Even if battling zits is a distant memory filed away with high-school gym class and algebra tests, acne marks and scars can annoyingly linger long after the pimples are gone. “If someone gets a very large pimple or cyst, the natural healing process of the skin will create a scar,” says dermatologist David Avram of Heights Dermatology and Laser. “The more intense the inflammation, the more likely it will leave a scar.”
True acne scars — as in indentations in the skin like ice-pick scars — can be erased only by professional procedures like microneedling or lasers. Fortunately, what most of us refer to as “scars,” according to Julia Tzu, founder and medical director of Wall Street Dermatology, are actually marks caused by post-inflammatory hyperpigmentation (brown spots) or post-inflammatory erythema (red spots) that will fade over several months or years. Also fortunately, there are products that can speed up the process.
We spoke with Tzu, Avram, and seven more dermatologists to get their recommendations for treating, preventing, and camouflaging acne marks.
Best overall product for acne scars
Since UV rays and visible light from the sun can further darken acne marks, all the dermatologists agree that it’s essential to wear sunscreen daily. “Sun protection can make a big difference in whether or not these marks remain permanent,” says Arielle Nagler, a dermatologist at NYU Langone Medical Center. She’ll often recommend that patients wait and see what their scars look like after a year of careful sun protection before opting for an expensive or invasive procedure.
A top pick among dermatologists for facial sunscreens, this EltaMD sun blocker is also recommended for fading acne marks. Dermatologist Natalie Moulton-Levy likes that it “contains lactic acid, an ingredient which causes a reduction in post-inflammatory hyperpigmentation,” while Debra Jaliman, an assistant professor of dermatology at Mount Sinai’s Icahn School of Medicine, says it’s rich in niacinamide, another ingredient that works to fade dark spots. Dr. Dendy Engelman of the Shafer Clinic, is a fan of this product because, along with lactic acid, “it has zinc oxide to protect from [UVA/UVB] rays and antioxidants to repair damage.”
Another derm-approved sunscreen is this mineral option from La Roche-Posay, recommended by Dr. Michele Farber of Schweiger Dermatology. “It’s one of my favorites because it goes on smoothly and has broad coverage as well as antioxidants as an extra layer of UV protection,” she says.
Founder of Skin Wellness Dermatology, Dr. Corey L. Hartman, recommends this sunscreen from ISDIN, a lightweight mineral option that doesn’t leave a white cast on dark skin tones.
Best hydroquinone products for acne scars
According to several of the derms we spoke with, skin-lightening agent hydroquinone is one of the most effective ingredients for fading acne scars. Naissan Wesley, a dermatologist at Skin Care and Laser Physicians of Beverly Hills, explains that hydroquinone “can help acne marks fade faster by inhibiting the melanocytes [pigment-producing cells in the skin] from making more pigment.”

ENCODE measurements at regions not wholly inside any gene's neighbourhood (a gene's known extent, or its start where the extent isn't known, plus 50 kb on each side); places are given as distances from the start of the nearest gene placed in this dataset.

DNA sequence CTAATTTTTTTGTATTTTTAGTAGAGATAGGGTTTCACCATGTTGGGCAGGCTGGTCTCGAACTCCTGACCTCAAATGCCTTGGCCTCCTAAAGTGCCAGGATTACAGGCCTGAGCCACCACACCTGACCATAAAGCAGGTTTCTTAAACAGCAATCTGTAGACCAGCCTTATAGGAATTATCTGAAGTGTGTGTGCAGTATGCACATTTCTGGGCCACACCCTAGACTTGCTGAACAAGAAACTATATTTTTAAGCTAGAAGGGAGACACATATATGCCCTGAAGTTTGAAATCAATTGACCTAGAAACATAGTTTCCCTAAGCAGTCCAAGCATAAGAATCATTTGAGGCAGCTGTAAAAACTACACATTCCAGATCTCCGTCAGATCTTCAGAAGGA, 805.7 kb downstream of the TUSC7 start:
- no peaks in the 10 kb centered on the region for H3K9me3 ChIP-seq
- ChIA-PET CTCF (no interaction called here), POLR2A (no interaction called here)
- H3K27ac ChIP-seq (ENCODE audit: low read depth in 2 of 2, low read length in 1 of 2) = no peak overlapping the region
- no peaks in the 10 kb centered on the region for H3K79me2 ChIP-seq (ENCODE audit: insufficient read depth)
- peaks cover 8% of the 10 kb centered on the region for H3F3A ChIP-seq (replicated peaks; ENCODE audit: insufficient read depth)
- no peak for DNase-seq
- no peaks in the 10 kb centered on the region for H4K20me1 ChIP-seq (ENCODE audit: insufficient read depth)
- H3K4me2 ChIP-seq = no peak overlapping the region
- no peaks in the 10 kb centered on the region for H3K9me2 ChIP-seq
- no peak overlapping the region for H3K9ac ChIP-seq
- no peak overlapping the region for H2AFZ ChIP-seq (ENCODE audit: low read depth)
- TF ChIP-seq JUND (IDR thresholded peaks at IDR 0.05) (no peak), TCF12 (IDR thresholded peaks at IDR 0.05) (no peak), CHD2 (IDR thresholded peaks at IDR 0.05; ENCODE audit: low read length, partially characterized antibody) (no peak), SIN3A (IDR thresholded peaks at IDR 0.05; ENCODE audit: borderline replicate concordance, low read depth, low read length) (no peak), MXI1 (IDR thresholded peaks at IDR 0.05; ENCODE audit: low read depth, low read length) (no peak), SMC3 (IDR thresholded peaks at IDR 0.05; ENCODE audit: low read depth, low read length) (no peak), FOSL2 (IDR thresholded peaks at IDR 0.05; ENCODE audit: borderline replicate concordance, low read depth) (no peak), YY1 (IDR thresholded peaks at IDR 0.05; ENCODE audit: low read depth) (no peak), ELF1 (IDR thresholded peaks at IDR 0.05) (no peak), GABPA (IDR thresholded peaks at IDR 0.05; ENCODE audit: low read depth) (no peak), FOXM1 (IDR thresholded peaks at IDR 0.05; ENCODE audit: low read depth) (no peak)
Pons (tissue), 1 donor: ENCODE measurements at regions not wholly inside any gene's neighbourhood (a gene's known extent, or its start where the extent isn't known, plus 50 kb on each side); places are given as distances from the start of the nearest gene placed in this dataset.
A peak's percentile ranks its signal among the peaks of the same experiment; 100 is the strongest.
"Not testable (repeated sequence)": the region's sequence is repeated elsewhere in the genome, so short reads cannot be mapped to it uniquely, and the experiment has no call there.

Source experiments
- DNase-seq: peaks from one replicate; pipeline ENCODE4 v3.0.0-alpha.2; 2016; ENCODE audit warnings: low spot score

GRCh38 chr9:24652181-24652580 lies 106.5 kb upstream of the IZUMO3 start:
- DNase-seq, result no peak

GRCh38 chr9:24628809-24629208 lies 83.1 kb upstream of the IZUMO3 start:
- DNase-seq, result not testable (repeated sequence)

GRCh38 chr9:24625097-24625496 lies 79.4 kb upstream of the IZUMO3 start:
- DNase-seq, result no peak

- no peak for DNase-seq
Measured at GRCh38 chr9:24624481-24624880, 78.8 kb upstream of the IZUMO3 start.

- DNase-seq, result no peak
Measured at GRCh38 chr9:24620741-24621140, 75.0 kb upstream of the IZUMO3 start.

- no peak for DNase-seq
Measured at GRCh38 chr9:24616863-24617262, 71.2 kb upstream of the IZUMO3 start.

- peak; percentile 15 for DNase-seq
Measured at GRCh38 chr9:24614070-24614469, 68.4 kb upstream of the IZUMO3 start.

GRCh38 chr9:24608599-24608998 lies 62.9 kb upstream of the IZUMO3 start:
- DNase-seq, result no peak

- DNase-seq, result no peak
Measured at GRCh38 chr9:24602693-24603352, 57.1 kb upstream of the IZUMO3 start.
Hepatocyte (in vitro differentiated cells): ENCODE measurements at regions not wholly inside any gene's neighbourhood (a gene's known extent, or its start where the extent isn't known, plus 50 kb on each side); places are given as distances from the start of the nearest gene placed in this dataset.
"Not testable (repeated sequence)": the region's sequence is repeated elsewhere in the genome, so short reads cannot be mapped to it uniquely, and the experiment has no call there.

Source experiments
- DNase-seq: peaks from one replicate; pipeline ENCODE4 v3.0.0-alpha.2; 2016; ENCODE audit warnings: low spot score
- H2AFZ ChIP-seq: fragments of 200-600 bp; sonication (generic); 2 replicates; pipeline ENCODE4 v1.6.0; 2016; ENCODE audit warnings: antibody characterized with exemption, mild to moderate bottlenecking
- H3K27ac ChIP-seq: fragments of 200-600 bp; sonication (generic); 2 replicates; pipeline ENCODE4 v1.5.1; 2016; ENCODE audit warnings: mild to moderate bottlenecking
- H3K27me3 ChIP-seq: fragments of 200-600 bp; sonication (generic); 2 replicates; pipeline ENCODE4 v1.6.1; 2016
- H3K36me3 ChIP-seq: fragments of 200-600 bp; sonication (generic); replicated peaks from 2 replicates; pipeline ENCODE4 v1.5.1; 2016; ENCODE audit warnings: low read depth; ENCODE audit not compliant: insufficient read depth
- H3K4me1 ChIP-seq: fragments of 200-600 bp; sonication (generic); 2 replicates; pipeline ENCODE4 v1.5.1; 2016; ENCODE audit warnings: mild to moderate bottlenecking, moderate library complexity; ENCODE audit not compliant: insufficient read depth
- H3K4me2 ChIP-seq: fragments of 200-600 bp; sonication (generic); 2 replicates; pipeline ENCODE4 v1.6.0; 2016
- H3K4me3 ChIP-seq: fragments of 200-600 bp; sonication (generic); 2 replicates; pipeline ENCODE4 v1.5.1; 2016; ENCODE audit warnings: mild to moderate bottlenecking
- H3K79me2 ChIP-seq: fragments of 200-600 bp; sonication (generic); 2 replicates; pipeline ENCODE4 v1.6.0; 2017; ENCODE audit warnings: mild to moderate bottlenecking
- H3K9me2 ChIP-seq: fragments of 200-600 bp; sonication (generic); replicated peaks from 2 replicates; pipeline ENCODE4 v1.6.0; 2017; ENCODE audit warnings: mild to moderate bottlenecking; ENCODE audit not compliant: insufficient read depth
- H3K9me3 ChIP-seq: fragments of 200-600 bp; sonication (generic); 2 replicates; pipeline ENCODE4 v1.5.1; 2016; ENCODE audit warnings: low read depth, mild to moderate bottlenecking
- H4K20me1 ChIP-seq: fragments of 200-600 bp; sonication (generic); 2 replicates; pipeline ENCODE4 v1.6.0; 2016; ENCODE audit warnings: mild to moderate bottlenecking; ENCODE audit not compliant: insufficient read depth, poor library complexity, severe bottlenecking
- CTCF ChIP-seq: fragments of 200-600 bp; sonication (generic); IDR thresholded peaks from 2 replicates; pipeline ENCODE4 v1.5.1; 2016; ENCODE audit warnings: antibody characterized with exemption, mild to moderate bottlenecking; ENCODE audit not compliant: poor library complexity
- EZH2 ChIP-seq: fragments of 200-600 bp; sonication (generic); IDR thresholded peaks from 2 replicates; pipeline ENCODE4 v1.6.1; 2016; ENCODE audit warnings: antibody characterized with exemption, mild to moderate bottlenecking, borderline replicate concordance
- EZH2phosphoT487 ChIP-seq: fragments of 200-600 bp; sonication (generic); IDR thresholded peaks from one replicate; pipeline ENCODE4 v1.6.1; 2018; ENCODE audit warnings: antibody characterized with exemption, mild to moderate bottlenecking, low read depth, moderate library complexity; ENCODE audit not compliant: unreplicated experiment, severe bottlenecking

Ambi Fade Cream includes 2 percent hydroquinone, the highest concentration allowed without a prescription. “It also contains soy, which is well known for treating pigmentation issues, and vitamin E, which helps with scarring,” says Tzu. While the FDA considers hydroquinone safe, it is banned in Europe and can potentially cause irritation or further discoloration, so remember to patch test and ask a dermatologist whether it’s right for you.
Although it’s a lot more expensive than the Ambi cream, this serum, recommended by dermatologist Y. Claire Chang of Union Square Laser Dermatology, pairs hydroquinone with vitamin C and glycolic acid, two more proven mark-fighting ingredients. “Glycolic acid helps improve existing brown spots by increasing skin-cell turnover and chemically exfoliating the skin,” she says. “[And] vitamin C is a powerful antioxidant that can brighten the skin.” Writer Or Gotham is also a fan of the Murad serum and told us he saw “a visible reduction in dark spots” after only three days of using it.
Best hydroquinone-free products for acne scars
If you’d rather not use hydroquinone, there are other options for treating acne scars. One of these is azelaic acid, which Farber says works by inhibiting the formation of an enzyme called tyrosinase, which in turn stops the mechanism that produces skin-darkening melanin. Moulton-Levy recommends this affordable and effective azelaic acid treatment from the Ordinary.
Like the Murad serum, this treatment combines vitamin C with glycolic acid (and lactic acid, another exfoliant) to fade marks but without the hydroquinone. Nagler recommends vitamin C because it’s “an adjunct in preventing free-radical damage, which helps with pigmentation,” and he says the most effective formulas — like this one — are often more expensive because vitamin C is a difficult ingredient to stabilize.